By CHRIS MENEES
Obion County’s reapportionment/redistricting plan is headed back to the drawing board.
The Obion County Commission was asked to consider adopting a plan Monday during its session at the courthouse, but the action was tabled after lengthy and sometimes heated discussion.
Both federal and state law mandate reapportionment and redistricting. Reappor-tionment refers to the allocation of political seats among units and is most commonly used in reference to the distribution of congressional seats among the 50 states, while redistricting refers to the delineation of boundaries for political units, such as state legislative and county commission districts.
The redistricting is done every 10 years based on the most recent census and, according to Tennessee Code Annotated, the state’s county governments are required to redistrict by Jan. 1, 2012.
Obion County’s reapportionment committee met earlier this month and committee chairman Donnie Braswell explained to commissioners the group’s three objectives included keeping the populus in the districts the same (equal representation), with a 10 percent tolerance; not diluting the minority vote; and keeping the districts reasonably compact.
The target population per district is 4,544, with 1,515 per commissioner, according to information provided to the committee by the County Technical Assistance Service (CTAS).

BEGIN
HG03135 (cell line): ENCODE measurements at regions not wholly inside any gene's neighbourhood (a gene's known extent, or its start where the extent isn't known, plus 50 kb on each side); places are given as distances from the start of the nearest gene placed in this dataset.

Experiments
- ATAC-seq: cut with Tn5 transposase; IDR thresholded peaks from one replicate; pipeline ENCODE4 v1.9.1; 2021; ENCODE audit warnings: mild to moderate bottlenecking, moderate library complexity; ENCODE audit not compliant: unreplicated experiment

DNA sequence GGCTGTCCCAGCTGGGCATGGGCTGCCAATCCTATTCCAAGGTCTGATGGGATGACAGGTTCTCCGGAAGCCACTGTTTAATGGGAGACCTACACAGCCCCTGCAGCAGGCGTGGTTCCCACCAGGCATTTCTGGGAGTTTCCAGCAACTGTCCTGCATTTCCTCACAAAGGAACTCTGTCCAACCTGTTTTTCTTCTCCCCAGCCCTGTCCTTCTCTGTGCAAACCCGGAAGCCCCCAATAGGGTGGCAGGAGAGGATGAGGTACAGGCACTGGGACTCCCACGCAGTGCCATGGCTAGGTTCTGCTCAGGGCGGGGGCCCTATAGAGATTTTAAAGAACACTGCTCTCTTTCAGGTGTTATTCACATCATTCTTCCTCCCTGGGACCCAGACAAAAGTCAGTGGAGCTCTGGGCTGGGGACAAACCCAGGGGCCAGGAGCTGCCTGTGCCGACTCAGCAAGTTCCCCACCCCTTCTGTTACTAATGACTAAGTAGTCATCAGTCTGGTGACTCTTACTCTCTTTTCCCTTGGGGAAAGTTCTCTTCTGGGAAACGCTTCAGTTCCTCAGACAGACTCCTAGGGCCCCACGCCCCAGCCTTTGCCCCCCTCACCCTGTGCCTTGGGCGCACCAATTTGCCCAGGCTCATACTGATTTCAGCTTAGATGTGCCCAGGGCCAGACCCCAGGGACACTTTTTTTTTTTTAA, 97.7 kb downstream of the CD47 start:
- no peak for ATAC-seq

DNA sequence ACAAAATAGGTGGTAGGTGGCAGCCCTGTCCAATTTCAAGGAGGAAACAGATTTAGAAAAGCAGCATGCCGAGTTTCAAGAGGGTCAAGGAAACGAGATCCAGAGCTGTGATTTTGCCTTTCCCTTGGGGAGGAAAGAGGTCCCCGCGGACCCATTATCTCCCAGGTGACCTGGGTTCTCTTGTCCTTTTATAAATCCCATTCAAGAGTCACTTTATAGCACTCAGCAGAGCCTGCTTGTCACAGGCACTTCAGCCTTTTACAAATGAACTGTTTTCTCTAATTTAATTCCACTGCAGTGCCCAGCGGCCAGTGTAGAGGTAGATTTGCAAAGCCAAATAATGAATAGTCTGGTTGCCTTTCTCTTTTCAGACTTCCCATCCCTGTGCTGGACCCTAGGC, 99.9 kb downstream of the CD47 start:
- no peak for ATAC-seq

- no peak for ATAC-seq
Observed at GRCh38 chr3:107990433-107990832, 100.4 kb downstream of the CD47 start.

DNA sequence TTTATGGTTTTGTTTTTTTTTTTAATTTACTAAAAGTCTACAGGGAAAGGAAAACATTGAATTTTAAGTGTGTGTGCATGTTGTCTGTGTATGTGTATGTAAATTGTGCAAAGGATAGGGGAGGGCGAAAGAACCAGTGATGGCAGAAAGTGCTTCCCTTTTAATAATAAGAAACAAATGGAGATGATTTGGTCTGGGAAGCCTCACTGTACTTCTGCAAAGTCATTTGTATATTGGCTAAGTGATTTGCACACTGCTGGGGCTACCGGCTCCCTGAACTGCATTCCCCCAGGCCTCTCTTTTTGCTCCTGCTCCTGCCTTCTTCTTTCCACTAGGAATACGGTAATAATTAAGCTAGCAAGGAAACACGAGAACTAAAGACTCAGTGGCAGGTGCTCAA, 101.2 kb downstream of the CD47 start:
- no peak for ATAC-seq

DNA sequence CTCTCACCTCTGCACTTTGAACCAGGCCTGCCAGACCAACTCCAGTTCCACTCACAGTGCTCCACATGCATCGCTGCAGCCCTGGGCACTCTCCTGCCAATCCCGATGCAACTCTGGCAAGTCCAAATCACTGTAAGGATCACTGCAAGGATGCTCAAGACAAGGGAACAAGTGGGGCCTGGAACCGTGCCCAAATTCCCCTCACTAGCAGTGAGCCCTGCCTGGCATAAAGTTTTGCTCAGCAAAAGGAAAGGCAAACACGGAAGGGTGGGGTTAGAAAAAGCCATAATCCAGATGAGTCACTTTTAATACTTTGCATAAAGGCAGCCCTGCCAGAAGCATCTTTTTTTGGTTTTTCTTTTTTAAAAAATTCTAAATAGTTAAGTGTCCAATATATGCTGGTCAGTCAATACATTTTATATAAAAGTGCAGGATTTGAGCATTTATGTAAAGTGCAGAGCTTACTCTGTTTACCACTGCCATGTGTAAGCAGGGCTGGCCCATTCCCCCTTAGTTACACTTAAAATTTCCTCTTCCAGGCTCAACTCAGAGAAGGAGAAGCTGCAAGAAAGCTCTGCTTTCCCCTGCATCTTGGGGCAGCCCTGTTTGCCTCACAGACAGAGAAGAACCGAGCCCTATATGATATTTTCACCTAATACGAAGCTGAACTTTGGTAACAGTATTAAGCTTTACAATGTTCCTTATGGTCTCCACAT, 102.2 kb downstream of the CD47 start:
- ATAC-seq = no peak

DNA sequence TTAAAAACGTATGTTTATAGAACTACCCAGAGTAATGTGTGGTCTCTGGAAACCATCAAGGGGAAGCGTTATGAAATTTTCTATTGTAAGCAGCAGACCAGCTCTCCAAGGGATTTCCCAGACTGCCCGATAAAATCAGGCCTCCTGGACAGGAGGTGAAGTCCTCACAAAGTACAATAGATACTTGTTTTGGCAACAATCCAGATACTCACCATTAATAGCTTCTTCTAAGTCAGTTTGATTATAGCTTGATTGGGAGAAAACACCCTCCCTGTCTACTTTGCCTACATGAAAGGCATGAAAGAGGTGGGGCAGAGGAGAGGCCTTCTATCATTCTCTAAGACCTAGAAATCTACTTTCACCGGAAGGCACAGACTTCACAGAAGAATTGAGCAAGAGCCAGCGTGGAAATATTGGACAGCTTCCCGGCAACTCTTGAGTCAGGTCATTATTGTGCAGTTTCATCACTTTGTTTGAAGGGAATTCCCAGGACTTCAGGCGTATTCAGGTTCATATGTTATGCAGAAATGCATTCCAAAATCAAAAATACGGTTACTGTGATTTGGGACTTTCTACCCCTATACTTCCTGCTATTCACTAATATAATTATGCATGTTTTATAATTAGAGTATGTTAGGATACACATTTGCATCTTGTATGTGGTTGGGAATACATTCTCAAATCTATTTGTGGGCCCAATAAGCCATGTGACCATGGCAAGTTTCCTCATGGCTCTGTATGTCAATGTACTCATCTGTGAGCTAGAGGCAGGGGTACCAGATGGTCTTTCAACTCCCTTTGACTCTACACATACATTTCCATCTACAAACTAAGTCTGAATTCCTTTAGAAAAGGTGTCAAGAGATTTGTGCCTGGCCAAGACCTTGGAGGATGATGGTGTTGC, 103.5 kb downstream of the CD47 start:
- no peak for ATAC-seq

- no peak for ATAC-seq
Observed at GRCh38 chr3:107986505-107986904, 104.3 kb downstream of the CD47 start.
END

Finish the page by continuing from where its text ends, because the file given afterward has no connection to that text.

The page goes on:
After discussion and modifications, the reapportionment committee ultimately voted to go with a modified plan which was presented to the commission Monday morning for consideration. Braswell said while the committee voted to adopt what became known as Plan 1 rather than a second plan which was considered, selection of the county’s plan is ultimately the county commission’s decision.
Mike Galey, a county government consultant who serves northwest Tennessee counties for CTAS, was among those in attendance at the county commission meeting Monday. He has also been meeting with the reapportionment committee.
Commissioners asked several questions that compared the two plans considered and there was considerable discussion about making amendments to plans due to concerns over shifts in some district boundaries. At one point, commission chairman Ralph Puckett called for order to be restored after an exchange between commissioners Danny Jowers and Dwayne Hensley over Hensley’s comment about the prospect of a challenge in chancery court if the best map for minority representation is not chosen. Hensley had made a motion that Plan 1 be adopted, calling it the most fair.
Commissioner Richard Arnold ultimately made a motion that involved amending Plan 1 in order to leave District 4 as it is outlined in Plan 2 and amend District 6 as it is outlined in Plan 1.
After several commissioners indicated they were still unclear about the proposed amendment, Galey recommended he be allowed to leave the meeting in order to re-draw the amended proposal and bring it back to commissioners later in the meeting. Commissioners voted to table the matter and address it later in the session.
However, after commissioners addressed all other business on the agenda and returned after a 10-minute recess, commissioner Jerry Grady made a motion to table the reapportionment/redistricting plan until next month’s commission meeting and for the matter to go back to the reapportionment committee. His motion was approved.
Braswell tentatively set another meeting of the reapportionment committee for next Monday at 7 p.m. at the courthouse.